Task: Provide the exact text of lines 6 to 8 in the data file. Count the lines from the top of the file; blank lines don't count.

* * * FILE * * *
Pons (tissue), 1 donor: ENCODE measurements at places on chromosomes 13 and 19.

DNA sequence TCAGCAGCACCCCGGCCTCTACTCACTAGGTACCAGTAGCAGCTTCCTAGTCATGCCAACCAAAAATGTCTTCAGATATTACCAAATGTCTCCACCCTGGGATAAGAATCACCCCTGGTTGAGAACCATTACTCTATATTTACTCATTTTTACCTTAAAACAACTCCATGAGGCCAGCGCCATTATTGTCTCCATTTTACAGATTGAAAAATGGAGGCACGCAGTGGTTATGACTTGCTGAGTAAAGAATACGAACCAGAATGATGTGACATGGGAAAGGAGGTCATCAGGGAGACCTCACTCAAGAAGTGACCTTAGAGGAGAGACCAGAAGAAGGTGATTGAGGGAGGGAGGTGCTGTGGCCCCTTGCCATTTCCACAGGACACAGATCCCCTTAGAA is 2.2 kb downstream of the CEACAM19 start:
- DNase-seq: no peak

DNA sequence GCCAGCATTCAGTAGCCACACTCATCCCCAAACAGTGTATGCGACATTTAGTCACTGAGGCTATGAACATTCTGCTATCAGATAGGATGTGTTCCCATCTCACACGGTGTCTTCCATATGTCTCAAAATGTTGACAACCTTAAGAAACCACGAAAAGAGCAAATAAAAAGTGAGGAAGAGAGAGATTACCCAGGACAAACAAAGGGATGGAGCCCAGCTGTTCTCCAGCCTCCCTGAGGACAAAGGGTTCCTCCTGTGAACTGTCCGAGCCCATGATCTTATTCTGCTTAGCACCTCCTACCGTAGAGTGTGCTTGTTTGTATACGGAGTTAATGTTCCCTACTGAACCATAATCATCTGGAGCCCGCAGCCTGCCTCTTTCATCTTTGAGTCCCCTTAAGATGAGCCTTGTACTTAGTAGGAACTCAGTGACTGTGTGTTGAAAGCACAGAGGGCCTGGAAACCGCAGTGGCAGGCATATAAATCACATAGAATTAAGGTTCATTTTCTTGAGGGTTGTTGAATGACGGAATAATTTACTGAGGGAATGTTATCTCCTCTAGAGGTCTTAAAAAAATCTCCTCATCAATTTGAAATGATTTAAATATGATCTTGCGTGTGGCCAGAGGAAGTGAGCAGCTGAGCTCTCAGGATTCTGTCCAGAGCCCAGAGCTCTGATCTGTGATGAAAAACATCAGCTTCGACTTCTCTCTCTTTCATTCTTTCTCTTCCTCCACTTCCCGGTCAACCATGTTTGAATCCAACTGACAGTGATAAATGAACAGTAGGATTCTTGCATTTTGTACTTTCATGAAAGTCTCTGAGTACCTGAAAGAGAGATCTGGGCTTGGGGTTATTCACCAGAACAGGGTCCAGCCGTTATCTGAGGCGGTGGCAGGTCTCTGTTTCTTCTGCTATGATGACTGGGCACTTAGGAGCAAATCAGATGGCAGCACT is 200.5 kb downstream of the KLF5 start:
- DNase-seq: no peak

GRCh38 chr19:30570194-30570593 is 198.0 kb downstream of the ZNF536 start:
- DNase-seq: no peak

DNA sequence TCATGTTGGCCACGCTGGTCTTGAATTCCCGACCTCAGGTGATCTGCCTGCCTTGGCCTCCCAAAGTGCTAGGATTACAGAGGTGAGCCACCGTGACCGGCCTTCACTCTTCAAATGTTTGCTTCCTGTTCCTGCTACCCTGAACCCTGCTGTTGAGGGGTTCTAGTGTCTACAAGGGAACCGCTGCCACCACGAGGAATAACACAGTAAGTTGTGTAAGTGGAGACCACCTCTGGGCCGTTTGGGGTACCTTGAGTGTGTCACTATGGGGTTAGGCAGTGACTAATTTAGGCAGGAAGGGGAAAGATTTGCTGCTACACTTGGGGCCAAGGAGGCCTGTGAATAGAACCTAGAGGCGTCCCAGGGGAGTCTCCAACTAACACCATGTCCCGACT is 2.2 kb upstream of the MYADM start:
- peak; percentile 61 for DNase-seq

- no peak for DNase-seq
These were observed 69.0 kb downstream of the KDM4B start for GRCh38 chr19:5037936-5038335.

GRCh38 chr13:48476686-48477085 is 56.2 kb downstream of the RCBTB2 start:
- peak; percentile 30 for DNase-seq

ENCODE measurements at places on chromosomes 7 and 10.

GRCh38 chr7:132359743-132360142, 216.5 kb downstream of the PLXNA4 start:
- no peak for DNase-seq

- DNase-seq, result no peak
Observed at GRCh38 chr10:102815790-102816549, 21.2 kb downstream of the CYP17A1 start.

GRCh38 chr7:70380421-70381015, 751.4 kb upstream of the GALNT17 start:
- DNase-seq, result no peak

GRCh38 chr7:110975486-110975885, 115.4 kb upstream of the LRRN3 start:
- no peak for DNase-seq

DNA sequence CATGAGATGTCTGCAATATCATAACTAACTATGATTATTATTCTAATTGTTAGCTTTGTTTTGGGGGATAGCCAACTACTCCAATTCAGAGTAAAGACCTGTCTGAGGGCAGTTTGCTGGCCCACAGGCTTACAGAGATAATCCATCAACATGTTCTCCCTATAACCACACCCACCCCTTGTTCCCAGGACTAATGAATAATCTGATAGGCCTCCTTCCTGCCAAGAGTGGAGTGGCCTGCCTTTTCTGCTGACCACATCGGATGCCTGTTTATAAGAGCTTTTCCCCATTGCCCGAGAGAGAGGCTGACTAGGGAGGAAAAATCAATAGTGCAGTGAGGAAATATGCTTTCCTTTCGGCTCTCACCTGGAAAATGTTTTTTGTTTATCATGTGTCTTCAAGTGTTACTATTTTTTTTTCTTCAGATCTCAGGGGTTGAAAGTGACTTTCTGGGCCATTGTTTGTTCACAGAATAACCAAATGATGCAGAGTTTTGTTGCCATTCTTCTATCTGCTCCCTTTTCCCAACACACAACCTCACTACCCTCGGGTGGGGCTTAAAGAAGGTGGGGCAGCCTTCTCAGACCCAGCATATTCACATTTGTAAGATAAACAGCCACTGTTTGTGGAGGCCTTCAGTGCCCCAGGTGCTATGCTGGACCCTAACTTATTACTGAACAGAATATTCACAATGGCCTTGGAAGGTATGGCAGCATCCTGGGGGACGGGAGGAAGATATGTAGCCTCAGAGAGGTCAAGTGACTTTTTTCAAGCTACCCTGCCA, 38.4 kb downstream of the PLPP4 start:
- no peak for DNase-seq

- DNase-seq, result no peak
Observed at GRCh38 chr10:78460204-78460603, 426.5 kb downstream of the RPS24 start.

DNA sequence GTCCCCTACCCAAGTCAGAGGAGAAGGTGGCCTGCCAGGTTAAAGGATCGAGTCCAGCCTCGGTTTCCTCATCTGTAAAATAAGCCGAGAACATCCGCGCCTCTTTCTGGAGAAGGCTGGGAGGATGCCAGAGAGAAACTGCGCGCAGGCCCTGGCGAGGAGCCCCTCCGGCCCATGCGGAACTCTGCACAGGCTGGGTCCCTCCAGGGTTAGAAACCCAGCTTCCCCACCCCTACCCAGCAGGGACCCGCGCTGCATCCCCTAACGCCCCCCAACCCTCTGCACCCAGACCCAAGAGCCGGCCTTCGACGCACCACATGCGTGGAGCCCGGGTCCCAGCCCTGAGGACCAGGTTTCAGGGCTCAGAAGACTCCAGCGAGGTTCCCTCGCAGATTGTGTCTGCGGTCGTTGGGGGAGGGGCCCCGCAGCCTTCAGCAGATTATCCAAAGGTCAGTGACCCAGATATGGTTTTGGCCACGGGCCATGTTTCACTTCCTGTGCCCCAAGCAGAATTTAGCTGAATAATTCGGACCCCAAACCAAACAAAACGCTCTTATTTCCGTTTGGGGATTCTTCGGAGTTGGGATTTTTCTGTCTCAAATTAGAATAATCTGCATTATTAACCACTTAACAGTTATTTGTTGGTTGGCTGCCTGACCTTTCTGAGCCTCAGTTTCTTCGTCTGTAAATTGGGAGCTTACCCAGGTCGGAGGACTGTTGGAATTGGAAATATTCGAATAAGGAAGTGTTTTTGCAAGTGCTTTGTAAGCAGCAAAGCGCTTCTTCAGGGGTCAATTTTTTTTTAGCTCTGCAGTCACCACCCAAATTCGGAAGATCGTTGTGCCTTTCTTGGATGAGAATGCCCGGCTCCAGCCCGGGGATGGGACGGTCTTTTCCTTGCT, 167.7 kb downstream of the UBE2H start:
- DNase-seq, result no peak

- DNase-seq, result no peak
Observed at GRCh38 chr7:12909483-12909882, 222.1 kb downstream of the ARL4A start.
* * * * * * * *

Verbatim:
GRCh38 chr19:30570194-30570593 is 198.0 kb downstream of the ZNF536 start:
- DNase-seq: no peak

DNA sequence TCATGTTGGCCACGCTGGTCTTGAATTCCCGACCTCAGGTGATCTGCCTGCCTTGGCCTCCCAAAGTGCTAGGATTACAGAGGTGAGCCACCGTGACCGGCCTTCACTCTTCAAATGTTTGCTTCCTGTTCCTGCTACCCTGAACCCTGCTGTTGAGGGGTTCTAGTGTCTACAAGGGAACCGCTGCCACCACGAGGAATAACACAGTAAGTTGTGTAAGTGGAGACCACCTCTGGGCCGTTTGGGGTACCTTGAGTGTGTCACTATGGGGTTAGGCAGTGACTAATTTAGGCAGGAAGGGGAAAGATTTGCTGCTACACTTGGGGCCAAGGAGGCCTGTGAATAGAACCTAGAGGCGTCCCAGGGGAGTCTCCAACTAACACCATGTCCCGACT is 2.2 kb upstream of the MYADM start: